ABU DHABI, United Arab Emirates (AP) — With determined flaps of its flippers, a baby sea turtle was gently placed into the ocean, only to be unexpectedly swept back to shore by the strong tide.
Undeterred, it made another attempt, and this time successfully swam into the Persian Gulf waters, which caressed the shores of picturesque beachfront tourist resorts nearby.
This heartwarming moment is part of a larger effort by Abu Dhabi’s Environment Agency to assist sea turtles in distress caused by climate change and various other challenges.
Over the past three years, scientists have rescued, rehabilitated, and released approximately 500 sea turtles in the hopes that they will thrive once again in their natural habitat.
During the most recent release in early June, the Wildlife Rescue Program of Abu Dhabi’s Environment Agency, supported by community members, escorted around 80 sea turtles to the water’s edge.
Notably, several of these turtles were equipped with satellite tracking devices, a valuable tool for scientists in comprehending migration patterns and assessing the effectiveness of rehabilitation techniques.
This initiative enables a more comprehensive understanding of these magnificent creatures and aids in improving conservation efforts.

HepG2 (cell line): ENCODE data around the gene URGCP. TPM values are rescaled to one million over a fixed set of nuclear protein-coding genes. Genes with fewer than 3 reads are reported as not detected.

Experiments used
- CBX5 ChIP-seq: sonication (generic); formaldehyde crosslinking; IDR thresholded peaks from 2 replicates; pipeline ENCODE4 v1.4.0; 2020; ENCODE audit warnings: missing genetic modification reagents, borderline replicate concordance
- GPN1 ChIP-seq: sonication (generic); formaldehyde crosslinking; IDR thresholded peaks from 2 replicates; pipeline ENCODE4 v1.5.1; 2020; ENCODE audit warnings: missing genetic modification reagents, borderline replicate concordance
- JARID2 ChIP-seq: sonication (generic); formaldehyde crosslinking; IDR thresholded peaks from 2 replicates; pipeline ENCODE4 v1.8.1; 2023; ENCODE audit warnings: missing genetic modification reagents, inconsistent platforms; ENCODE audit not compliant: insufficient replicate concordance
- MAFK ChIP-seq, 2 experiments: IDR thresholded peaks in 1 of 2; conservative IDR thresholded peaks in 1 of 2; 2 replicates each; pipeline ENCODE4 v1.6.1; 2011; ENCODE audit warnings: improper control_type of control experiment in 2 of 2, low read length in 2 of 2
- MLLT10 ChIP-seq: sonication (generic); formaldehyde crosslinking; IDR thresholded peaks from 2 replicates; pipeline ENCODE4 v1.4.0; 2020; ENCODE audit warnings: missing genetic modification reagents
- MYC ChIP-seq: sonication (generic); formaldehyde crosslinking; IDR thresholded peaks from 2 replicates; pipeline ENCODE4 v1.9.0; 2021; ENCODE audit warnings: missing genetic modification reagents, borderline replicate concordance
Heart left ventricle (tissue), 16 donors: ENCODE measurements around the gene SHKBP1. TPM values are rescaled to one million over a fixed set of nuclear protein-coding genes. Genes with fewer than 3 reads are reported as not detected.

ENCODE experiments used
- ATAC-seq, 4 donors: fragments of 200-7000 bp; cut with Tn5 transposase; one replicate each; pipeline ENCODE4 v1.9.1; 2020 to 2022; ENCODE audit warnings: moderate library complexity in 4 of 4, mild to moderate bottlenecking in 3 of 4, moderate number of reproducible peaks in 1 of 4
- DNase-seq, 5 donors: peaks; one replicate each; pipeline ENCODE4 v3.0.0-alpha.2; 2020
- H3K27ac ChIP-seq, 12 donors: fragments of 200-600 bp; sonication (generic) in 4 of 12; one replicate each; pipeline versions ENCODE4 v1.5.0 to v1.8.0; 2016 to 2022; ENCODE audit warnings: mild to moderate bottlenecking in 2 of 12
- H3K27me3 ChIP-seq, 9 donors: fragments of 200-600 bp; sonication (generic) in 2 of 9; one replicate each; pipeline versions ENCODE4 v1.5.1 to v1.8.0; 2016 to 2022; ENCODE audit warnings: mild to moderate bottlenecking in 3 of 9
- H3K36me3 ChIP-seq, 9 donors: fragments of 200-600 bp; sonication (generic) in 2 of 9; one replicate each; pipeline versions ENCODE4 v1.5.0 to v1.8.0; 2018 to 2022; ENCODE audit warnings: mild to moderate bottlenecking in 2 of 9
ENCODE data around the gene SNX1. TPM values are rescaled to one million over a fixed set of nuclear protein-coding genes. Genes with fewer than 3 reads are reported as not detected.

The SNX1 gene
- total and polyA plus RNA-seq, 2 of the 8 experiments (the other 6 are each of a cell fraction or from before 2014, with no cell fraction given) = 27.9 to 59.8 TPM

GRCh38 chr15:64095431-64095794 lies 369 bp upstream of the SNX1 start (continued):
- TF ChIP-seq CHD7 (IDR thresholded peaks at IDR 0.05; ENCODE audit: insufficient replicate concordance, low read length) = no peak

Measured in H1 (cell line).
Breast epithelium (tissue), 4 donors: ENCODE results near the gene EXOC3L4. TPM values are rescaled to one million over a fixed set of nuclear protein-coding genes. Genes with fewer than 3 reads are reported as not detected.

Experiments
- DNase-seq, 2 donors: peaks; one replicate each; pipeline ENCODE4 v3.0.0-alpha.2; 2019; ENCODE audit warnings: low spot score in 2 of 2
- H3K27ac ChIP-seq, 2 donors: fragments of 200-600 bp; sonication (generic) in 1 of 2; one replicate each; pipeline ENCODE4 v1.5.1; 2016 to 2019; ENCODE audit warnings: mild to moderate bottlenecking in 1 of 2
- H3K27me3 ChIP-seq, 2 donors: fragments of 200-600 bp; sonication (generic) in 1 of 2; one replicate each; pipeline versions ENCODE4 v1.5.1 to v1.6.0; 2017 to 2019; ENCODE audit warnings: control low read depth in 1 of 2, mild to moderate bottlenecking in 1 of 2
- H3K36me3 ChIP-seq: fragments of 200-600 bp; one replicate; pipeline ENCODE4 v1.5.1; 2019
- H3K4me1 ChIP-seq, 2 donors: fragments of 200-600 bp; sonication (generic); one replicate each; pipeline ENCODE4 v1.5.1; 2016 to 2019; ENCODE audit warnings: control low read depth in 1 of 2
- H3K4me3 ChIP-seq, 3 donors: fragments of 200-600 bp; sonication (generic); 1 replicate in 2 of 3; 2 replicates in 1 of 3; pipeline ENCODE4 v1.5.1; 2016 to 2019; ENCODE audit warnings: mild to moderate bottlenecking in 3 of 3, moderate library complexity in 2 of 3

Traditionally, sea turtles have faced significant threats due to hunting for their meat and eggs, as well as the use of their shells in jewelry. However, a multitude of anthropogenic factors contribute to the decline in all seven sea turtle species.
Hind al-Ameri, assistant scientist at the Environment Agency Abu Dhabi, points out several man-made issues affecting sea turtles. Plastic pollution poses a substantial threat, causing harm when they mistake plastic debris for food or become entangled in it.
Vessel strikes and entanglement in fishing nets also pose dangers to these creatures. Additionally, coastal development reduces the availability of nesting habitats for sea turtles, which negatively affects their reproductive success.
The understanding of these human-induced challenges is crucial in order to implement effective conservation measures and mitigate the impact on sea turtle populations.
Indeed, climate change is recognized as a significant contributor to the challenges faced by sea turtles. Researchers have highlighted the detrimental impact of climate change on sea turtle populations and their habitats.
Rising global temperatures and changes in ocean currents directly affect the marine ecosystems that sea turtles rely on for food and nesting sites. Furthermore, climate change can lead to sea-level rise, which threatens nesting beaches, and the warming of nesting sands can impact hatchling sex ratios.
These factors collectively pose a grave threat to the survival and population dynamics of sea turtles. Recognizing and addressing the impacts of climate change is vital for the long-term conservation and protection of these magnificent creatures.
You are absolutely right. Warming oceans have detrimental effects on coral reefs, which are essential habitats for sea turtles to forage and seek protection.